Mayor shot dead in Ecuador, a country engaged in a war against drug trafficking

The mayor of a coastal town Ecuador devastated by the violence of Drug trafficking She was shot dead while the government declared a state of emergency to end violence in the country, police reported this Sunday.

Brigitte García, mayor of the resort town of San Vicente in the province of Manabí (southwest), was murdered along with the municipality’s communications director, Jairo Loor.

In the early hours of the morning, “two people without vital signs were identified in a vehicle who had sustained injuries from a gunshot impact,” the Ecuadorian National Police said on its X account on the social network.

The institution later determined that the shots were fired “not from the outside of the vehicle, but from inside.” The investigators analyze the route of the rented car.

The crime occurred during the state of emergency in force in Ecuador since January, when there was an attack by drug trafficking gangs that left twenty people dead, explosions in the streets and temporary kidnappings of prison officials and gunmen taking over a canal. TV station broadcasting live from the port of Guayaquil.

The wave of violence was triggered after the escape of the leader of the “Los Choneros” gang, Adolfo “Fito” Macías, from Guayaquil prison.

After the escape, President Daniel Noboa declared that the country was in a state of internal armed conflict, labeled some twenty drug trafficking organizations “terrorists” and “belligerents” and deployed the armed forces to subdue them.

Violent weekend.

The government ministry denied the crime. “We confirm that we will not relent in the fight against terrorism, organized crime and political corruption,” the ministry said in a statement.

The government claims its so-called “Phoenix Plan” has reduced violence thanks to the military’s presence in prisons and on the streets.

But this weekend several criminal incidents were reported in the country, which will celebrate the 90th day of the state of emergency next April.

On Saturday, an army patrol in Sucumbíos province (border with Colombia) was ambushed, leaving one soldier dead and three others injured.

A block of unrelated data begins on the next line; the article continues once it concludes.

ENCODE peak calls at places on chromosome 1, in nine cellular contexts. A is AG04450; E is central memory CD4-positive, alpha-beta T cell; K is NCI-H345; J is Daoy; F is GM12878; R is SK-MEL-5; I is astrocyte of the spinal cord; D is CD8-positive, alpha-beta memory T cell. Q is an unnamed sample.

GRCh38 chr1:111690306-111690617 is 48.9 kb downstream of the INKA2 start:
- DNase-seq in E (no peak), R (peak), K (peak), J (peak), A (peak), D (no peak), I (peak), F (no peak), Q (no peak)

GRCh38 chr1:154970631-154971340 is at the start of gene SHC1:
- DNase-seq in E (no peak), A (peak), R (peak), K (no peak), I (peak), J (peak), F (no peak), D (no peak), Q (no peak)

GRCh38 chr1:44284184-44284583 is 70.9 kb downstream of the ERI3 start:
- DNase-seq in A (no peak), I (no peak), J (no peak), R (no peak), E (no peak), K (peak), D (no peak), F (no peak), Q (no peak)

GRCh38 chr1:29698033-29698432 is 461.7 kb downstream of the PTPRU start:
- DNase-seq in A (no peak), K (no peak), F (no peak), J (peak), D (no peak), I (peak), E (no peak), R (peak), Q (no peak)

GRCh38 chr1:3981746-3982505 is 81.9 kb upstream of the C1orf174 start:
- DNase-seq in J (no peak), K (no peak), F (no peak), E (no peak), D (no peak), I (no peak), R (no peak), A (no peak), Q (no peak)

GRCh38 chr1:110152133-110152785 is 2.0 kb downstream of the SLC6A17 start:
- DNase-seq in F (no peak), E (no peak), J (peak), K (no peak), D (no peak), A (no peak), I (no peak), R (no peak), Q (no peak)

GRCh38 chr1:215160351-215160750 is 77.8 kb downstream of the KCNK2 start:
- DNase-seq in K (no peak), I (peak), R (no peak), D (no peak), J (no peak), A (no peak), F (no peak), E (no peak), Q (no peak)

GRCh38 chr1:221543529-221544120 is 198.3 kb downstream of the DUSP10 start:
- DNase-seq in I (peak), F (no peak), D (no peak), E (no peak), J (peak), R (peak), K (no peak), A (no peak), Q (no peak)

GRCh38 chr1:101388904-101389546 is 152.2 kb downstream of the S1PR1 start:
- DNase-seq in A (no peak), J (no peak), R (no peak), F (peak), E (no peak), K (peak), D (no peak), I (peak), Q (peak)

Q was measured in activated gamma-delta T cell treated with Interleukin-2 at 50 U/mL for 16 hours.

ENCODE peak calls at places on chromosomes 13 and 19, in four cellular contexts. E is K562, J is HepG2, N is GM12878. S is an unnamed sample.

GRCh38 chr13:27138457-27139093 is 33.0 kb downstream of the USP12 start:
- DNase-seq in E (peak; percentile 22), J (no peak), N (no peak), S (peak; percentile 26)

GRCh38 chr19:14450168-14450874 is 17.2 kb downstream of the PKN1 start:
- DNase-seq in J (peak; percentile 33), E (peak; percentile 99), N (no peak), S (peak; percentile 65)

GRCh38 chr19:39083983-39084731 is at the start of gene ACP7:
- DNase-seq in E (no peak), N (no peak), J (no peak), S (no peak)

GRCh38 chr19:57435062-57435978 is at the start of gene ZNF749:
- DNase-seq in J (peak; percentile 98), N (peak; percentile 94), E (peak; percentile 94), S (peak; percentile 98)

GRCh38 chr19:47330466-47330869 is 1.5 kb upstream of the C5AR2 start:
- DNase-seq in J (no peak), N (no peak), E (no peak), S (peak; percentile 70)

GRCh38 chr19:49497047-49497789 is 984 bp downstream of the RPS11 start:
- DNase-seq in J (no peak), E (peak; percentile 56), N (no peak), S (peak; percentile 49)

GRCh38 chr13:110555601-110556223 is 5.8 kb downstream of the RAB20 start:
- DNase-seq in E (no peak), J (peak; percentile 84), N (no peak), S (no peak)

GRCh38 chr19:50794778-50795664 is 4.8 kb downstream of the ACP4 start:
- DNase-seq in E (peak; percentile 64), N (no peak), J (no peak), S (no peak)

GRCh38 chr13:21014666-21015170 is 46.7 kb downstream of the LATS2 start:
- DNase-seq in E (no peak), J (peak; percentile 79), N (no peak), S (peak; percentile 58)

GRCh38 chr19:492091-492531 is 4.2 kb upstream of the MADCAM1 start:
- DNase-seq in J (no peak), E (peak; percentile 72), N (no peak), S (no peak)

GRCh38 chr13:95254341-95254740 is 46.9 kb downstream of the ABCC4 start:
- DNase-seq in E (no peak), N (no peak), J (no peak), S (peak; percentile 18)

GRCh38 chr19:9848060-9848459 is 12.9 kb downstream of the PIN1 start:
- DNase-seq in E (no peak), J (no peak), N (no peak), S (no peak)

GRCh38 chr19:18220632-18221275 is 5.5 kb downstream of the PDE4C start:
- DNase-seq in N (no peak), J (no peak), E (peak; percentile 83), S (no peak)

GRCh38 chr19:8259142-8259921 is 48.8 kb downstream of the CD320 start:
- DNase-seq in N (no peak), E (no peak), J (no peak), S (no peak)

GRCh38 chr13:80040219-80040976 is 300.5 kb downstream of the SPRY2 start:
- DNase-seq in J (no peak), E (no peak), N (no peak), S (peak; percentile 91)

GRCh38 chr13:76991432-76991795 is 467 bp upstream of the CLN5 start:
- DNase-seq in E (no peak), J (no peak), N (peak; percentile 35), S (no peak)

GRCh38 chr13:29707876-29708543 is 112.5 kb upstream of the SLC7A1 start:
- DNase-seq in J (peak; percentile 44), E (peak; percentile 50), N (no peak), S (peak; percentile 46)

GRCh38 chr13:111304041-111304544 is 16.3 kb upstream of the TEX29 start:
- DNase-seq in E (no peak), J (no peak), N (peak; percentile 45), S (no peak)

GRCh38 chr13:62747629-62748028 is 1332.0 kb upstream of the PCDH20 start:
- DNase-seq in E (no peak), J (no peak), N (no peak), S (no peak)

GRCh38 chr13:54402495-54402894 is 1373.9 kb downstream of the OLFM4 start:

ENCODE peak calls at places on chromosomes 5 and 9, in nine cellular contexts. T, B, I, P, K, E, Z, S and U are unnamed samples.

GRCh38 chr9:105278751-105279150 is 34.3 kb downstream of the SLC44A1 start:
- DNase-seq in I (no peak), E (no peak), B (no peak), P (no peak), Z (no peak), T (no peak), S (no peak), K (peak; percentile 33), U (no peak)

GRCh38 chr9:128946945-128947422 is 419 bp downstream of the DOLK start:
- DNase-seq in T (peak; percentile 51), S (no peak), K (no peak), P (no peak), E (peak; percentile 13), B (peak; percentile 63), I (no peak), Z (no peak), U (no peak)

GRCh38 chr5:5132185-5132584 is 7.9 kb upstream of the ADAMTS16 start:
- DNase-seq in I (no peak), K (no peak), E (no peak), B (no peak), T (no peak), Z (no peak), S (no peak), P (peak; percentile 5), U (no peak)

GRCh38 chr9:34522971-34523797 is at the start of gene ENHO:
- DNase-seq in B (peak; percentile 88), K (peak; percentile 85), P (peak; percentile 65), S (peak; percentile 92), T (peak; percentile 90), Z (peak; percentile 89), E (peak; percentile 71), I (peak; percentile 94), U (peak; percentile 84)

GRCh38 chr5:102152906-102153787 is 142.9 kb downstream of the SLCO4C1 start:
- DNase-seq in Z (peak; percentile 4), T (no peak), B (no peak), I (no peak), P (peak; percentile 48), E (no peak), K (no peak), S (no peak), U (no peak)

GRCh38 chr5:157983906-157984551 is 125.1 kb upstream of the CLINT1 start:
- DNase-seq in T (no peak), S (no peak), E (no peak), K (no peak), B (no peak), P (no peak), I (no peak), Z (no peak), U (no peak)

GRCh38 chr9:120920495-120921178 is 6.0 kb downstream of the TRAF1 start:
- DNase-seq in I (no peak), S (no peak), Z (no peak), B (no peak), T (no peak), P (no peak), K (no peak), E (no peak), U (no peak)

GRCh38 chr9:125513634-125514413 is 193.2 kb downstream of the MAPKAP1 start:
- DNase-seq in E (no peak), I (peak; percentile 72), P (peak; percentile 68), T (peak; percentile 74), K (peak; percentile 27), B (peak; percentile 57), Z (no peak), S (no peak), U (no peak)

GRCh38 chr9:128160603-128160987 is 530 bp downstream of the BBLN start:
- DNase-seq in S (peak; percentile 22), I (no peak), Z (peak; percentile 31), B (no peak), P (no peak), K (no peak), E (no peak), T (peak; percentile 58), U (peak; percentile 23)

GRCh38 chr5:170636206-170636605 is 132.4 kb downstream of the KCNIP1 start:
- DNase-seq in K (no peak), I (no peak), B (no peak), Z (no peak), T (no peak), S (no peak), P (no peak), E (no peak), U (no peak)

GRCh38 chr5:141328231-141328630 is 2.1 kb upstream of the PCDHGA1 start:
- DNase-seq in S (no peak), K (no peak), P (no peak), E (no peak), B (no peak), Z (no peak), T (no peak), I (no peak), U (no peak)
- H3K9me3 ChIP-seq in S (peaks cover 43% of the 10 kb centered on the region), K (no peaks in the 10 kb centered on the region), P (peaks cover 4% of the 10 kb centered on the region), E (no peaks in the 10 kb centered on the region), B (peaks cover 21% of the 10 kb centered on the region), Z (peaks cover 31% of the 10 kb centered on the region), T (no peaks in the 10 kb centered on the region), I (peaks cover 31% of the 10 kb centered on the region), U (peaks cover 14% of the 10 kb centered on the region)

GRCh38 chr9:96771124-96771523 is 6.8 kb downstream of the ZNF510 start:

In the Andean city of Latacunga (center), police evacuated a stadium hosting a professional soccer championship game due to a bomb threat.

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After checking with the help of a trained dog, the officers found a suitcase in the stadium parking lot that “contained five explosive charges,” which were detonated in a controlled manner, according to the latest police report.

Authorities believe the devices were “homemade,” according to a statement.

The government ministry warned that it would step up security controls following García’s assassination.

Politicians and prosecutors murdered.

Mayor García, 27, was part of the Citizen Revolutionary Movement led by former socialist president Rafael Correa (2007-2017), who also reported the incident.

“If it’s that hard for you, I imagine what your families must be like. I’m at a loss for words,” the former president wrote in X.

Last August, presidential candidate Fernando Villavicencio was shot dead as he left a meeting with supporters. Shortly before, he had reported threats from the leader of a drug gang.

Months earlier, the mayor of the coastal town of Manta (southwest), Agustín Intriago, had also been shot.

In addition to politicians, prosecutors were also victims of violence. The most recent case was the murder of César Suárez in Guayaquil, who was investigating the wife of “Fito,” the escaped human trafficking boss.

Since January, when the state of emergency was declared, public forces carried out about 165,000 operations, made more than 12,000 arrests, killed 15 people considered “terrorists” and seized about 65 tons of drugs, according to official figures.

Located in the middle of Colombia and Peru, the world’s largest cocaine producers, Ecuador has become a logistics hub for shipping drugs to the United States and Europe.

Ecuadorian criminal gangs linked to Mexican and Colombian cartels are competing to the death for trade routes and power in prisons, where about 460 inmates have died since 2021.

The murder rate also skyrocketed in the country that was once considered an island of peace. Between 2018 and 2023 it rose from 6 to a record 46 murders per 100,000 inhabitants.


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